The crew loads Gomez Garcia up into the basket, and straps her in. They cool her down with packs of chilled water in plastic bags, and someone drapes a cloth over her face to keep out the sun.
By 11:45 a.m., the seven agents begin hiking back with their burden. They don't know it yet, but the grueling mile-and-a-half trip to the road will take an hour and 45 minutes.
McClafferty alone is carrying about 40 pounds of medical equipment, he says, and the basket weighs at least 20 pounds. He estimates that his patient weighs 180 pounds, though a nurse will later say she's closer to 130. In any case, it takes six adults to carry her, each grasping the basket with one hand, and tilting away from the litter for balance.
Every few minutes, they put the litter down and rest, then trade sides, switching from left to right. It's an awkward job, hard on the shoulders and back, like carrying a baby in a car seat, only eight or 10 times heavier.
The two captured migrants readily take their turns along with the others, grasping the basket and struggling along. After a while, McClafferty gives his patient an IV, and Raúl gingerly carries the bag of fluids aloft, walking close to her head. For a little while, at least, the agents and migrants don't have to play the parts of migra and UDAs. For a little while, they're human beings working together to save a life.
Progress is agonizingly slow. The rescuers can't easily see where they're going. Whoever is in the lead calls out warnings, "Big boulder on left!" "Tree branch!" They take the low, winding road through the wash, instead of the direct route through the hills, but the rocky wash has problems of its own. It's loaded with big rocks, and occasionally it drops steeply, forming small cliffs. One such promontory is about 5 feet high. Tilting the basket almost vertically, the agents cautiously step and slide down the rocks, trying not to jostle the patient.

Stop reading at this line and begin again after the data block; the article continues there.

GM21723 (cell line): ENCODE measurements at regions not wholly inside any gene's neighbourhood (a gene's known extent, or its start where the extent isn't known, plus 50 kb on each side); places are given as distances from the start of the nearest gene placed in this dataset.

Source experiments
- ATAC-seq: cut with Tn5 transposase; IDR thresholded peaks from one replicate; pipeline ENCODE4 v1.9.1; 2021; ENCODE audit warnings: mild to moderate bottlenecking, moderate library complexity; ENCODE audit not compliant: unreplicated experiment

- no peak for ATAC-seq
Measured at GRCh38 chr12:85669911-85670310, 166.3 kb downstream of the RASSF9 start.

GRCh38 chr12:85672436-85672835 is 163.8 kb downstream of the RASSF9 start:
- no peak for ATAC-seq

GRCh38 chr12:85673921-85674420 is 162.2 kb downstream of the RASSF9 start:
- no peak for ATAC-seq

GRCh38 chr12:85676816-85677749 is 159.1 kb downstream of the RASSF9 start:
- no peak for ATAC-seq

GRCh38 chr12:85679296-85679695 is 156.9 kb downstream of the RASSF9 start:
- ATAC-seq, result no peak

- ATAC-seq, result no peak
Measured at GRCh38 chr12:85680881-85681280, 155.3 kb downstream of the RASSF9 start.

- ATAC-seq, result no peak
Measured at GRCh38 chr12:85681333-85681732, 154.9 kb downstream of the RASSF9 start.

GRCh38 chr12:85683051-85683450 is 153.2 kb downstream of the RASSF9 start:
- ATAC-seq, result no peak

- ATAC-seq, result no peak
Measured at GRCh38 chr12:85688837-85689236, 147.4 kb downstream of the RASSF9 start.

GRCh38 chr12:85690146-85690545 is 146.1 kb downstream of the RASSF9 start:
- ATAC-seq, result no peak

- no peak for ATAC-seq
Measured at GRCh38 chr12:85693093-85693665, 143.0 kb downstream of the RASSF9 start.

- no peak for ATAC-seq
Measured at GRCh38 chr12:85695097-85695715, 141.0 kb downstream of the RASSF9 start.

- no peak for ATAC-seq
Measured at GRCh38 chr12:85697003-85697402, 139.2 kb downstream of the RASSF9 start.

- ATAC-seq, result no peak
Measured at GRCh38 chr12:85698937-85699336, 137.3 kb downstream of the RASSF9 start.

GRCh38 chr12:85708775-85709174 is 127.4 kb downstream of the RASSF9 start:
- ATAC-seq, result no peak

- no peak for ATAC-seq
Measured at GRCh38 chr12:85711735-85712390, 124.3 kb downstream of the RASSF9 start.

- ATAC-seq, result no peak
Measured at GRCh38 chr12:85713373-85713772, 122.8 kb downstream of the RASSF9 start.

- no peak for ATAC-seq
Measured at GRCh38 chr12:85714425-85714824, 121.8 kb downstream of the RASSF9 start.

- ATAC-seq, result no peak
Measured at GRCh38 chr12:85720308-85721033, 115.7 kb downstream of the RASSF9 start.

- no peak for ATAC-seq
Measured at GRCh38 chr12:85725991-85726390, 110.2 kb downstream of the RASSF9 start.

At one point, Marta has tears running down her cheeks.
"Es que me duele mucho," she says. "It's just that it hurts so much."
After noon, cloud cover blocks the sun, forcing the temperature down a few degrees, but Hampel keeps an anxious watch on his troops and on the reporters. He insists that everyone keep drinking, and gives me cold water from the pack strapped to his back. All of the agents have similar Camelbaks, but soon their water is nearing depletion. Hampel orders two agents to forge ahead, to a Humvee parked somewhere in the wash, to get more water. They return with gallon jugs and small foil packs of a grape-flavored electrolyte drink, which everyone swigs greedily.
At long last, about 1:15 p.m., after an hour-and-a-half of walking, the ragtag group makes it to the Humvee. The agents hoist up the heavy litter shoulder-high and load Marta inside through a wide back door. Three agents, the dog and I climb up front into the blessed air conditioning; the other four agents, two migrants and photographer hop onto the roof; a little railing fences them in.
But we're still in hardscrabble desert, another 10 or 15 minutes from Arivaca Road. Agent Juan Delgadillo maneuvers the bulky Humvee up impossibly steep hills and through thick stands of mesquites, driving right into the branches, which bend and snap under the onslaught.
Up on the roof, everybody is jubilant, Rochlin later reports. Migrants and agents alike are slapping high-fives, congratulating each other on a job well done. But inside, strapped to her litter, still in agony, Marta Gomez Garcia has not yet moved onto joy. She begins to sob.